Dempsey's swimming skills have greatly improved, but he's months away from his wilderness merit badge. Case in point is a 2-mile hike we took on the Grand Portage trail at Jay Cooke State Park.

I admit we started off a bit late, just before sunset, but I figured we could knock off 2 miles in about an hour. The problems started when we were in a dark hollow just after the sun set. I was studying the park map when we heard a screech owl, which really alarmed Dempsey. He jumped up, knocking the map out of my hand, and started looking around nervously, ears back.

"Don't worry, Dempsey," I told him cheerfully. "It's just an owl. Like Woodsy: Hoot, hoot -- don't pollute!"

Dempsey looked back at me incredulously. "That was not a hoot."

It took a few minutes, but I was finally able to get Dempsey to relax, giving him simple tasks with high-value treats. Then I gave him a harder task: I asked him to find the map he had knocked out of my hand. The problem, you see, is that the free park map is printed on yellow paper, a color best described in the autumn as "leaf-colored." In the darkening woods, with leaves all over the ground, I couldn't find it anywhere. When I asked Dempsey to get it, he looked down from his sit, somewhat puzzled, and then back up at me: "Yeah, right."

I let Dempsey sniff around the leaves while I got on my hands and knees searching for the map. Dempsey wandered over to a tree. I heard some leaves rustle, and then a branch snap, and the next thing I knew, I was on my back. Dempsey had spooked something that had spooked him, and he took off so hard, he had pulled me over with his leash.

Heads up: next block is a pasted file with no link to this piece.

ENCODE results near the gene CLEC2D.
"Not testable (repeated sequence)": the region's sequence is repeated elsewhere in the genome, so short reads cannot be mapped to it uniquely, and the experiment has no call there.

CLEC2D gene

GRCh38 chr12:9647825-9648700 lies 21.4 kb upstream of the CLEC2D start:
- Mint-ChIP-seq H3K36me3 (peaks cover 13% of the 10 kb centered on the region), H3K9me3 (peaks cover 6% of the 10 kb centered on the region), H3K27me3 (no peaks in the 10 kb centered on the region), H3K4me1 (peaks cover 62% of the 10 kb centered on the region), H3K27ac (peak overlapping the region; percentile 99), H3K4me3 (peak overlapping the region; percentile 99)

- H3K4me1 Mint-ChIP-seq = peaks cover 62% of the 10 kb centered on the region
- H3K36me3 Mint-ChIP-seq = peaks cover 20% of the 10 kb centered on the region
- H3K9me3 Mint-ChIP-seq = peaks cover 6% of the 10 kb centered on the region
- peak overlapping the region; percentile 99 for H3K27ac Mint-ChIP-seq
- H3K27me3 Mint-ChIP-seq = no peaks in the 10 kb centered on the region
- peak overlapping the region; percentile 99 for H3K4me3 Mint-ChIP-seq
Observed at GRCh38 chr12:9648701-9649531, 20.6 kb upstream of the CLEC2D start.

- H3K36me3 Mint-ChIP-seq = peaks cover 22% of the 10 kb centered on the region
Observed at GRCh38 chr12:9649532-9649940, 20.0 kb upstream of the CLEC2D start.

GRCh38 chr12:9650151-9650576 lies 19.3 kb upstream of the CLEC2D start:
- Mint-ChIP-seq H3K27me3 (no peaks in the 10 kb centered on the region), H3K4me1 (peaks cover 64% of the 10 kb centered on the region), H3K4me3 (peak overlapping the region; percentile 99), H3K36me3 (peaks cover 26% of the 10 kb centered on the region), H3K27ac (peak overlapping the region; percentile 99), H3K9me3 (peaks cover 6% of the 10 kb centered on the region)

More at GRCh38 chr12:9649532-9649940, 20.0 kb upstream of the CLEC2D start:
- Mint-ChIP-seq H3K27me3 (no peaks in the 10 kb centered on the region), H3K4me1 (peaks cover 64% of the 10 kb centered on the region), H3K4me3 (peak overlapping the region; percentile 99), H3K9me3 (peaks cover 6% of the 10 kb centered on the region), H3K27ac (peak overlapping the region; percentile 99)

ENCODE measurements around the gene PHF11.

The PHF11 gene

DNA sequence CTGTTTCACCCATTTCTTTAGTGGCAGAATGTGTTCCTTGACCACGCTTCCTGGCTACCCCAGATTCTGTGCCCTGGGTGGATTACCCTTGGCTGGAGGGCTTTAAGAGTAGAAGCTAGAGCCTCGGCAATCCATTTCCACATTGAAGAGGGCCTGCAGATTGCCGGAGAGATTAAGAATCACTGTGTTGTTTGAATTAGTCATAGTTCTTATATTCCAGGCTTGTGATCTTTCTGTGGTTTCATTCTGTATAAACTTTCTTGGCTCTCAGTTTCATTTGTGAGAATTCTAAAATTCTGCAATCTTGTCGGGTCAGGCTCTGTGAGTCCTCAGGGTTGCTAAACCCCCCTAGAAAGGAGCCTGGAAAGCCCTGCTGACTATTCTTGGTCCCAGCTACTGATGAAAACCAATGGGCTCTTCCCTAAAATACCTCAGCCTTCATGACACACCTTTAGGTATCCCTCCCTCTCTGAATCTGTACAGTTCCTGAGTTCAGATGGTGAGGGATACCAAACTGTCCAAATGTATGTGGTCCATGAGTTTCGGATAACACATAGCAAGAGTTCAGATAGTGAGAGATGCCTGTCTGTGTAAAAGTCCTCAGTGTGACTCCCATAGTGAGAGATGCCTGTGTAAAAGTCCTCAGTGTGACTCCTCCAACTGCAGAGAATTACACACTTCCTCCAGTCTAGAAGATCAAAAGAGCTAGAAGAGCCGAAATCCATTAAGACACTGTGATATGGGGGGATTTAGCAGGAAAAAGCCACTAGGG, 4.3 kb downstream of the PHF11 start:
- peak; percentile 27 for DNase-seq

It was eerily quiet now, except for Dempsey's heavy breathing. Looking up, I saw some big shadowy branches swinging from a tree.

"Don't think about the Blair Witch Project," I told myself. This, of course, only made me think more about the Blair Witch Project.

We were now caught in a vicious loop of anxiety. Dempsey had made something nervous; that thing, whatever it was -- skunk? witch? killer rabbit? -- made Dempsey nervous; Dempsey's nervousness was making me nervous; which, of course, only made him more nervous.

Now, Dempsey was so nervous, he wouldn't budge. He didn't want to drop, shake, or roll over. He didn't even want the tasty treats I offered. With darkness quickly falling, I decided I needed to use the nuclear option: Pretending to leave. I walked about ten feet away and then called him. Afraid I'd leave him alone in the woods, Dempsey came charging, tried sliding to a stop, failed -- and crashed into me.